• Restructure the Git software repositories into specific areas of concern (apps/services/dependencies).
  • Adopt Amazon EKS for automating deployment, scaling, and management of containerized applications.

Avahi cloud engineers planned to build a more modular, extensible system to support future feature enhancements and a more frequent release cycle. Kubernetes-based solution for runtime can do that while providing the scale to meet present-day and future demands on the system. The solution also had to be secure enough to meet regulatory requirements, such as the California Consumer Privacy Act (CCPA) and General Data Protection Regulation (GDPR). Avahi proposed to use Amazon EKS for Kubernetes instead of building the cluster from the ground up.

Amazon Elastic Kubernetes Service (Amazon EKS) is a managed container orchestration service that provides templates, code samples, and best practices to help developers ramp up quickly. AWS manages the infrastructure for Kubernetes, freeing the team to focus on adding value to their application – not on operations. The benefits of using Amazon EKS for Serviceo include:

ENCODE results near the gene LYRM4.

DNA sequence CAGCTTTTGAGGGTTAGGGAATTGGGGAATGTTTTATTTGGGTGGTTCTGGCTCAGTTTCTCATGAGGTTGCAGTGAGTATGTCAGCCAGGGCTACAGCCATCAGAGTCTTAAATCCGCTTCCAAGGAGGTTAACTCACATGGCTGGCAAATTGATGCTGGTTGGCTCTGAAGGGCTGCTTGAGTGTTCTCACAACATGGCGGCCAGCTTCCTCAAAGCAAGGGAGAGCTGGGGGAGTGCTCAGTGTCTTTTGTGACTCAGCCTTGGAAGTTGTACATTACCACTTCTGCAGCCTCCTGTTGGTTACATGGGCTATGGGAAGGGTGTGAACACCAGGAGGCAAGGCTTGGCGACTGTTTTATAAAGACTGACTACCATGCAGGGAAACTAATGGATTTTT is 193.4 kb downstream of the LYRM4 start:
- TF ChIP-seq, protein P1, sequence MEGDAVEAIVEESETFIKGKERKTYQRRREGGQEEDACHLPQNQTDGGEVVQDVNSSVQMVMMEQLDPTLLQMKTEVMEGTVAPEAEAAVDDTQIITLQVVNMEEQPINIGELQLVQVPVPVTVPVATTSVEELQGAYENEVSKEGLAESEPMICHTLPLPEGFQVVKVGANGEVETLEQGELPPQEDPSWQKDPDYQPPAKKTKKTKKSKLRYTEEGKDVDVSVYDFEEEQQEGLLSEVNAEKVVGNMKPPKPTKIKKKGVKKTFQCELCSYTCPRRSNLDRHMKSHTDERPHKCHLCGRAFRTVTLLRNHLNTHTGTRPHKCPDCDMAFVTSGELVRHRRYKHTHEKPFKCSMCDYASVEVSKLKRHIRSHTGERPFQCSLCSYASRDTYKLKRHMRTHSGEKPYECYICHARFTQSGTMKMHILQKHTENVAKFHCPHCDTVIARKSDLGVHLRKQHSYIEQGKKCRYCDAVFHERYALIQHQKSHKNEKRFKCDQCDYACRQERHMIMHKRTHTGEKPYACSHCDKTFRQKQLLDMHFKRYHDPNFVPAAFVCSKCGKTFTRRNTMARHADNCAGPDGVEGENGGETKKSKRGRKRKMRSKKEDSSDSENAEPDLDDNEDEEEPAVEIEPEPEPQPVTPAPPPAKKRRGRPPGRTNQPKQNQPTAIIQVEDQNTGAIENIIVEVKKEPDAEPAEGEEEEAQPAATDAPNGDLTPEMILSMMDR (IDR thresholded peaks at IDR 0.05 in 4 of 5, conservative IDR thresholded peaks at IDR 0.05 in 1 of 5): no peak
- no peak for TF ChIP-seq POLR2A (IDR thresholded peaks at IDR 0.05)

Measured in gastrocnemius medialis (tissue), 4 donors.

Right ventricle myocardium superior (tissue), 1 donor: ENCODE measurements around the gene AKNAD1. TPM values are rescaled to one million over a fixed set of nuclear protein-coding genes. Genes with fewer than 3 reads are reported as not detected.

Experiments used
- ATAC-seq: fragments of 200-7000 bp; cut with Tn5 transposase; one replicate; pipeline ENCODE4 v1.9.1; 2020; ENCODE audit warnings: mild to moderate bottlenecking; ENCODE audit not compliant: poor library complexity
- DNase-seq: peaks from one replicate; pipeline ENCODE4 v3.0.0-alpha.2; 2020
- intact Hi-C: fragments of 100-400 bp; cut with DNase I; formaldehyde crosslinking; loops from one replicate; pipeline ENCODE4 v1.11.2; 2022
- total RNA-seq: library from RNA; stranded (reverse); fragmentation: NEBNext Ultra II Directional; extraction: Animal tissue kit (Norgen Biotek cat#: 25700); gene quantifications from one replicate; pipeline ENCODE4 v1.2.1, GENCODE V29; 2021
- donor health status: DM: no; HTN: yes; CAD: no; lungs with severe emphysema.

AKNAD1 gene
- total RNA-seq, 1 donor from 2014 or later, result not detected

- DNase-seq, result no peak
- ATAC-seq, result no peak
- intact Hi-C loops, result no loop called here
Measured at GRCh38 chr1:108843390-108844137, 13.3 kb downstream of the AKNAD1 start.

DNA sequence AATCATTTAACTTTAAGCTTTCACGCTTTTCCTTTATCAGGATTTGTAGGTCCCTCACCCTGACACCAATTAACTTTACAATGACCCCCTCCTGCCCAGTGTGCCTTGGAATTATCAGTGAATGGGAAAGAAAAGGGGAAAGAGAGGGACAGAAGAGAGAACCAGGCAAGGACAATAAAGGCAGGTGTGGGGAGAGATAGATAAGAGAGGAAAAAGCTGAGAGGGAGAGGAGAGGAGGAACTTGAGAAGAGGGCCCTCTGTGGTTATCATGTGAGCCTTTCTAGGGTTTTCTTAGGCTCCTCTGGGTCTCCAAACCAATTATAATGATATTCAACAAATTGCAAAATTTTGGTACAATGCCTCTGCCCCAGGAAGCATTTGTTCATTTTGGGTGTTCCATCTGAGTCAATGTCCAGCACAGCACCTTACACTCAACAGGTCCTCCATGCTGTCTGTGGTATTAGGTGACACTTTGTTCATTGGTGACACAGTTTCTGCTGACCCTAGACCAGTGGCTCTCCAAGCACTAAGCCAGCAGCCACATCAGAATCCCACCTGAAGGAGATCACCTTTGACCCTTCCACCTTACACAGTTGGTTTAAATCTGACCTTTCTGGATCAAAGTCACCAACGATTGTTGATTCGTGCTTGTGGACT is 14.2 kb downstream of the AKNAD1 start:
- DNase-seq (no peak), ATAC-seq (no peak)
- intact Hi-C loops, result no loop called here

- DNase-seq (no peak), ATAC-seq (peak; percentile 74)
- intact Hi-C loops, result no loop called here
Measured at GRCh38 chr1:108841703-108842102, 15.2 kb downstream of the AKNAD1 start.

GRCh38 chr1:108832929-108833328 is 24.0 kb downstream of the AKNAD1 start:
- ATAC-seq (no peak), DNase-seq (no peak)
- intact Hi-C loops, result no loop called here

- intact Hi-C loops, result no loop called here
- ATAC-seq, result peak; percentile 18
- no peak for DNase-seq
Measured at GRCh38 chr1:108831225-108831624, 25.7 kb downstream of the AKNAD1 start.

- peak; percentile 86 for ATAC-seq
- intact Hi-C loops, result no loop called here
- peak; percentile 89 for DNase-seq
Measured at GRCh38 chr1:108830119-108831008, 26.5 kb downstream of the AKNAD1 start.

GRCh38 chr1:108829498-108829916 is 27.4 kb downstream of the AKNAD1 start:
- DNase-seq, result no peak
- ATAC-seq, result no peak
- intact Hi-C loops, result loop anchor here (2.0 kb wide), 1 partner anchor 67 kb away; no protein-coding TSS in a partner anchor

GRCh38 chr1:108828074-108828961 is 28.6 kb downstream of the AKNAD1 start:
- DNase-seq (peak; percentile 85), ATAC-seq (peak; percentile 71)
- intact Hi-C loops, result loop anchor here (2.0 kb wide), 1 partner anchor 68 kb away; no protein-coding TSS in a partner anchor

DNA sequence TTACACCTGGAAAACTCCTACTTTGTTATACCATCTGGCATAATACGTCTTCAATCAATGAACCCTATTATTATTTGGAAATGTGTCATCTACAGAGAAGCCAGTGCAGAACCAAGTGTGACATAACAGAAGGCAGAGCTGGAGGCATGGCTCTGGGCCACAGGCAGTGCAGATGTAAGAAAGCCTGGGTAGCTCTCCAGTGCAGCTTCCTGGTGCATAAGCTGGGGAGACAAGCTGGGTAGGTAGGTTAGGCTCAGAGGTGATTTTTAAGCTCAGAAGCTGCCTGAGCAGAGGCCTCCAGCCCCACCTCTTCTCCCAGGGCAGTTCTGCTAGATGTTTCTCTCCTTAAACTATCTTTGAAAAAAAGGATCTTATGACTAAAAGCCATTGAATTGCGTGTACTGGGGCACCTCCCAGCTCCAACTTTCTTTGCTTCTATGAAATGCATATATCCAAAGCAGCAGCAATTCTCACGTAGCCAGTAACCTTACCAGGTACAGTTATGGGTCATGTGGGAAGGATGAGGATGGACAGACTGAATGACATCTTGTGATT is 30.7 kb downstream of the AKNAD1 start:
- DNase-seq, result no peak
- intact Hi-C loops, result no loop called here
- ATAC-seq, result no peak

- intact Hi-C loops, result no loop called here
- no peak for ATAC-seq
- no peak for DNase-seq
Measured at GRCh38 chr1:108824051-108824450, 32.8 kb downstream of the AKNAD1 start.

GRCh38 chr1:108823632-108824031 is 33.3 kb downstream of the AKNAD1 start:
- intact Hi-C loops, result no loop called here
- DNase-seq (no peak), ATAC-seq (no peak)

Efficient resource utilization

The fully managed EKS offers easy deployment and management of containerized applications. It enables efficient resource utilization that elastically provisions additional resources without the headache of managing the Kubernetes infrastructure.

Faster application development

Developers spent most of the time on bug-fixing. EKS reduces the debugging time while handling patching, auto-upgrades, and self-healing and simplifies the container orchestration. It saves a lot of time, and developers will focus on developing their apps while remaining more productive.